Artificial bone

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Flexible hydrogel-HA composite, which has a mineral-to-organic matrix ratio approximating that of human bone.

Artificial bone refers to bone-like material created in a laboratory that can be used in bone grafts, to replace human bone that was lost due to severe fractures, disease, etc.[1]

Overview[edit]

Bones are rigid organs that serve various functions in the human body (or generally in vertebrates), including mechanical support, protection of soft organs, blood production (from bone marrow), etc. Bone is a very complex tissue: strong, elastic, and self-repairing.[2]

Damaged bone can be replaced with bone from other parts of the body (autografts), from cadavers (allograft), or with various ceramics or metallic alloys. The use of autografts limits how much bone is available, while the other options can result in rejection by the human body.[3]

There has been much research towards creating artificial bone. Richard J. Lagow, at the University of Texas at Austin, developed a way of creating a strong bone-like porous structure from bone powder, which, when introduced in the body, can allow the growth of blood vessels, and which can be gradually replaced by natural bone.[4] Research at the Lawrence Berkeley National Laboratory has resulted in a metal-ceramic composite that has, like bone, a fine microstructure, and which may help create artificial bone.[5] A team of British scientists have developed "injectable bone", a soft substance which hardens in the body. They won the Medical Futures Innovation Award for their discovery, and it is planned to test this material in clinical trials.[6]

Researchers at Columbia University have grown an anatomically correct human jawbone from stem cells, though it was solid bone without the normal accessory tissues such as bone marrow, cartilage, or a connectable blood supply.[7] Other researchers, at the Istec bioceramics laboratory in Italy, have produced a nearly identical substitute for human bone out of rattan wood. The substitute bone has a porous structure permitting blood vessels and other accessory tissues to penetrate it, allowing seamless integration into the host bone. The process has been tested on sheep, who showed no signs of rejection after several months. [8]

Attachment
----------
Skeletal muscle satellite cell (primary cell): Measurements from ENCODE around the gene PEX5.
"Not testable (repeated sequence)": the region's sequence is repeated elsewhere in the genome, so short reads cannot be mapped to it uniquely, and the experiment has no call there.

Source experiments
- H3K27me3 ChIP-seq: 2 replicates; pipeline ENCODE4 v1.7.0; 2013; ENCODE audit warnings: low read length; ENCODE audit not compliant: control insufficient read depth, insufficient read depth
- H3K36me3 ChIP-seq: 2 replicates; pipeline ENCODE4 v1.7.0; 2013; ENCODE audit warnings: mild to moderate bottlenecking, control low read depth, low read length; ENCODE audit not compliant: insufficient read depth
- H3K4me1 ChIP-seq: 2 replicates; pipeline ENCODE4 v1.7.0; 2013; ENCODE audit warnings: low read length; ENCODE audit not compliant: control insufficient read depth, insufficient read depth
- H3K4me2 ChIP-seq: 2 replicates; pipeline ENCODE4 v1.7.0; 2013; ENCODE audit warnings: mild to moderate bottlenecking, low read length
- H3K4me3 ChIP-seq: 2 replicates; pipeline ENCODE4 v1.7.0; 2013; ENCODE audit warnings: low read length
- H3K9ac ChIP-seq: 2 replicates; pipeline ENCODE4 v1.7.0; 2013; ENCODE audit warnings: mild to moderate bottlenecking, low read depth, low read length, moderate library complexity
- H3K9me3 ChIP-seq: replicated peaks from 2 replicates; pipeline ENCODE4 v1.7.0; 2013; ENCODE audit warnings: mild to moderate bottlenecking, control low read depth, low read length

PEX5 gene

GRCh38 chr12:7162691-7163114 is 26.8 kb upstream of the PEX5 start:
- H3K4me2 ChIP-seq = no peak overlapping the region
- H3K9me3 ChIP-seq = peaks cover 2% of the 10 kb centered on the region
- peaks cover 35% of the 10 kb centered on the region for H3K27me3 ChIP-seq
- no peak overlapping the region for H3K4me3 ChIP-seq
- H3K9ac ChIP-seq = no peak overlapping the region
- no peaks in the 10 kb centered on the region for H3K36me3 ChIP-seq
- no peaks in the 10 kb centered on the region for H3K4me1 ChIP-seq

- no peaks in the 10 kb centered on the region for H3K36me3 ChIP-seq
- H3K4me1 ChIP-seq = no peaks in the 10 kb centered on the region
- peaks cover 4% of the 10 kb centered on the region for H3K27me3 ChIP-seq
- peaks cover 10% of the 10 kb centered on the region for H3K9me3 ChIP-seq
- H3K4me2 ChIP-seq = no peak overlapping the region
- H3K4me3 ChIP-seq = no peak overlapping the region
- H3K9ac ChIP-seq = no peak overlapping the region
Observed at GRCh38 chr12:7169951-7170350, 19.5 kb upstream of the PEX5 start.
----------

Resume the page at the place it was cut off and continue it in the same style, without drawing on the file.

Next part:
References[edit]

  1. ^ "ARTIFICIAL BONE GRAFTS: PRO OSTEON". Arthroscopy.com. Retrieved 2013-11-16. 
  2. ^ Angier, Natalie (2009-04-28). "Bone, a Masterpiece of Elastic Strength". The New York Times. Retrieved 2010-04-25. 
  3. ^ "Clinical application of artificial bone in the maxillofacial region". Springerlink.com. Retrieved 2013-11-16. 
  4. ^ "Artificial bone". Faqs.org. Retrieved 2013-11-16. 
  5. ^ "Secrets of the Sea Yield Stronger Artificial Bone". Physorg.com. Retrieved 2013-11-16. 
  6. ^ "Injectable artificial bone developed". Cosmosmagazine.com. Retrieved 2013-11-16. 
  7. ^ "Jaw bone created from stem cells". BBC News. October 10, 2009. Archived from the original on 11 October 2009. Retrieved 11 October 2009. 
  8. ^ "Turning wood into bone". BBC News. 8 January 2010. Archived from the original on 9 January 2010. Retrieved 8 January 2010.